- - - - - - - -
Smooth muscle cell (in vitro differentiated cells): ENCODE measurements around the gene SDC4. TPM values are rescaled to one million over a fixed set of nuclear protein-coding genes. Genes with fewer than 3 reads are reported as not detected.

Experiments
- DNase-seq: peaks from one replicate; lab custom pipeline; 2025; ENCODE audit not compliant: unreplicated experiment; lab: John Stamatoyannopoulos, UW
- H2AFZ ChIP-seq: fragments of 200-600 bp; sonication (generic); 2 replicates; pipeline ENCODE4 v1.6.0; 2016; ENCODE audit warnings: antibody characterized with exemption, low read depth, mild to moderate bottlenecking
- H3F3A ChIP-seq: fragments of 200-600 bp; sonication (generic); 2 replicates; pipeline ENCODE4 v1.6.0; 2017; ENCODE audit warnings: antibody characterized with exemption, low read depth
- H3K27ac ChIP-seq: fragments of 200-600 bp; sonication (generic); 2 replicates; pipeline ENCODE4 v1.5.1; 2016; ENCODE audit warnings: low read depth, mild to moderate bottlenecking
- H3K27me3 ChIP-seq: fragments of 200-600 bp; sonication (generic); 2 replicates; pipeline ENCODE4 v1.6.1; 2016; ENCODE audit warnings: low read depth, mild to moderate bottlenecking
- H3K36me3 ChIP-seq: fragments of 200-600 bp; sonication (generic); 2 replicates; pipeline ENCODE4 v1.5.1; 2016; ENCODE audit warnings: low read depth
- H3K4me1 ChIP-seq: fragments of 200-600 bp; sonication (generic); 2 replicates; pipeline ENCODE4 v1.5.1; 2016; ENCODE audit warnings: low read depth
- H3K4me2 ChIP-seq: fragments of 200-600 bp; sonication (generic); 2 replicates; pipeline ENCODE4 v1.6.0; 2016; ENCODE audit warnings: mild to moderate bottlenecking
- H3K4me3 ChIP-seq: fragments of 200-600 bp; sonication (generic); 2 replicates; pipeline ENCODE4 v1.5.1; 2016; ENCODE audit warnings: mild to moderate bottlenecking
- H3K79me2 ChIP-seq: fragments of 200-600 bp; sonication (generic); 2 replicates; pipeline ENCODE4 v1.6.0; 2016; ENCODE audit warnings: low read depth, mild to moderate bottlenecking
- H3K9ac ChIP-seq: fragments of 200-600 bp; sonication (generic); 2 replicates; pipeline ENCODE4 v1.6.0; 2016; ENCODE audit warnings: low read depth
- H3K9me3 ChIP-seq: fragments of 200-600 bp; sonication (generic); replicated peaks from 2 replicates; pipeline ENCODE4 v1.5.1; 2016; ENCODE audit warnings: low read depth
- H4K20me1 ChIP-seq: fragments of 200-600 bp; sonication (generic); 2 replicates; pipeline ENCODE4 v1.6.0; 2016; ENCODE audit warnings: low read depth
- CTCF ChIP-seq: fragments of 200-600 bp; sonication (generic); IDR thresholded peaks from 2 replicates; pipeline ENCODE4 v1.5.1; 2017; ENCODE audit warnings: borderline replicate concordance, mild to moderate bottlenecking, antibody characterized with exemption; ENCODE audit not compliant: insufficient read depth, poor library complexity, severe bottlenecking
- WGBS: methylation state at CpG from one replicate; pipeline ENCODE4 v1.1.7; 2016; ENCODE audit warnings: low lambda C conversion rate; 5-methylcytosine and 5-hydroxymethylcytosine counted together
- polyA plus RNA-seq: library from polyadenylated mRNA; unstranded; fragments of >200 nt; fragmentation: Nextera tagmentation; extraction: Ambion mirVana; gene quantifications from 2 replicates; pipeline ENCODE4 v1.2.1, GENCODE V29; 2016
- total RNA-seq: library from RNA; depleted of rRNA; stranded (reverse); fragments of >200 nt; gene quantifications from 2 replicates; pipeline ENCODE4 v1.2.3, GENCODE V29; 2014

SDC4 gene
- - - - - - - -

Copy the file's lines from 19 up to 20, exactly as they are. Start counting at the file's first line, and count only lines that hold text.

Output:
- total RNA-seq: library from RNA; depleted of rRNA; stranded (reverse); fragments of >200 nt; gene quantifications from 2 replicates; pipeline ENCODE4 v1.2.3, GENCODE V29; 2014

SDC4 gene